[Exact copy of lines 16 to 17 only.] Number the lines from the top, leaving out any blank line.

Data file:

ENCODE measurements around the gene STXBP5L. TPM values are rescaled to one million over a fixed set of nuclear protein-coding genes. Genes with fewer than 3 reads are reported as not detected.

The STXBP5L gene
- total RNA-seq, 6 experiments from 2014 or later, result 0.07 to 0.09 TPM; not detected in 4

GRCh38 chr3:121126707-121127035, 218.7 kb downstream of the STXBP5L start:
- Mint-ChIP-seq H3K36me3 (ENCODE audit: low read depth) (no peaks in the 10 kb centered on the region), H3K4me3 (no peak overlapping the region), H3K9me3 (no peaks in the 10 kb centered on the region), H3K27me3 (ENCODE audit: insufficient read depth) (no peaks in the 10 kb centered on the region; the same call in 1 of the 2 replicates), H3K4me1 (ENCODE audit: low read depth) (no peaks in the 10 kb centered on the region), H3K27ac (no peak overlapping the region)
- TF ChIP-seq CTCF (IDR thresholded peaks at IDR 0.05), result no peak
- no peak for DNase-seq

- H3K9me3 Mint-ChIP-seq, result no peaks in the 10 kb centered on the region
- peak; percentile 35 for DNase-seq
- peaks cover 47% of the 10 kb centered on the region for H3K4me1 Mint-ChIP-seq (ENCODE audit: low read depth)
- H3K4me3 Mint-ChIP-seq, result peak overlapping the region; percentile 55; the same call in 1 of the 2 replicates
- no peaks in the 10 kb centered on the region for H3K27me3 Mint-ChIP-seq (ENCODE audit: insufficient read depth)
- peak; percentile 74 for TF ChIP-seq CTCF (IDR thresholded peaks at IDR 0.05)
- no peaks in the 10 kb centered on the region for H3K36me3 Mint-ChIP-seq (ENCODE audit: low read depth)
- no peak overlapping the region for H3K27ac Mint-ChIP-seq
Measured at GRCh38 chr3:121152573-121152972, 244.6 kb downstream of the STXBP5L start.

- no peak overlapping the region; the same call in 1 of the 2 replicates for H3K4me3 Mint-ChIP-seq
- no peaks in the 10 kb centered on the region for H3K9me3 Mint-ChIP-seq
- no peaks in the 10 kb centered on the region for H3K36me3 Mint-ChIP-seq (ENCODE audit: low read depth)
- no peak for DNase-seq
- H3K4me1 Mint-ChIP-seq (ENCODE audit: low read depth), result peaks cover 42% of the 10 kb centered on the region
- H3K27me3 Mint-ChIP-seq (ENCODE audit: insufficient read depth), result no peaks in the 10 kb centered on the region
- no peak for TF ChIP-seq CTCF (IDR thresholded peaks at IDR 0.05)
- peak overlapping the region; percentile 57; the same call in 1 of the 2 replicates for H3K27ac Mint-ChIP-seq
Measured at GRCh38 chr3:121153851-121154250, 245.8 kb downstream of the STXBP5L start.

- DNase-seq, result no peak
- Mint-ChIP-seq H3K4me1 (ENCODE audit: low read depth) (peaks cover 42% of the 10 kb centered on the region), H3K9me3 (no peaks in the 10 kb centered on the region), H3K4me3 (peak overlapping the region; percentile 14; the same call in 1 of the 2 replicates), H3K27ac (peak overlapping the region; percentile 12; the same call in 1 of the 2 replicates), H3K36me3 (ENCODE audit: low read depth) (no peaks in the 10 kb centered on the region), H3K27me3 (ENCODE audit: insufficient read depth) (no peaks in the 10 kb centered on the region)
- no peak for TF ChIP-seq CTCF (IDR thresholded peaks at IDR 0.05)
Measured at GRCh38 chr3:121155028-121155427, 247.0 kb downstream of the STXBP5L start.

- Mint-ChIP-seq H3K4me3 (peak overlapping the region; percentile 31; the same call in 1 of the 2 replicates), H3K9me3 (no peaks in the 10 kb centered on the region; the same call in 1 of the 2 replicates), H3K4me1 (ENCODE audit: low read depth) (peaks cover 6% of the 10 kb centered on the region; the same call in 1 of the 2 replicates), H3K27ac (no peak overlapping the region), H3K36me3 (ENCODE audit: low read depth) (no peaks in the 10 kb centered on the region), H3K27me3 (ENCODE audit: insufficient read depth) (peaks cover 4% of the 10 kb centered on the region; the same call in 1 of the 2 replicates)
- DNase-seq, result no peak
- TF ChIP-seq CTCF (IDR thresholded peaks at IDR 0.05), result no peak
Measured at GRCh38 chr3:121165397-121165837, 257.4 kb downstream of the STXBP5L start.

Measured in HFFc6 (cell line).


Measured at GRCh38 chr3:121152573-121152972, 244.6 kb downstream of the STXBP5L start.

- no peak overlapping the region; the same call in 1 of the 2 replicates for H3K4me3 Mint-ChIP-seq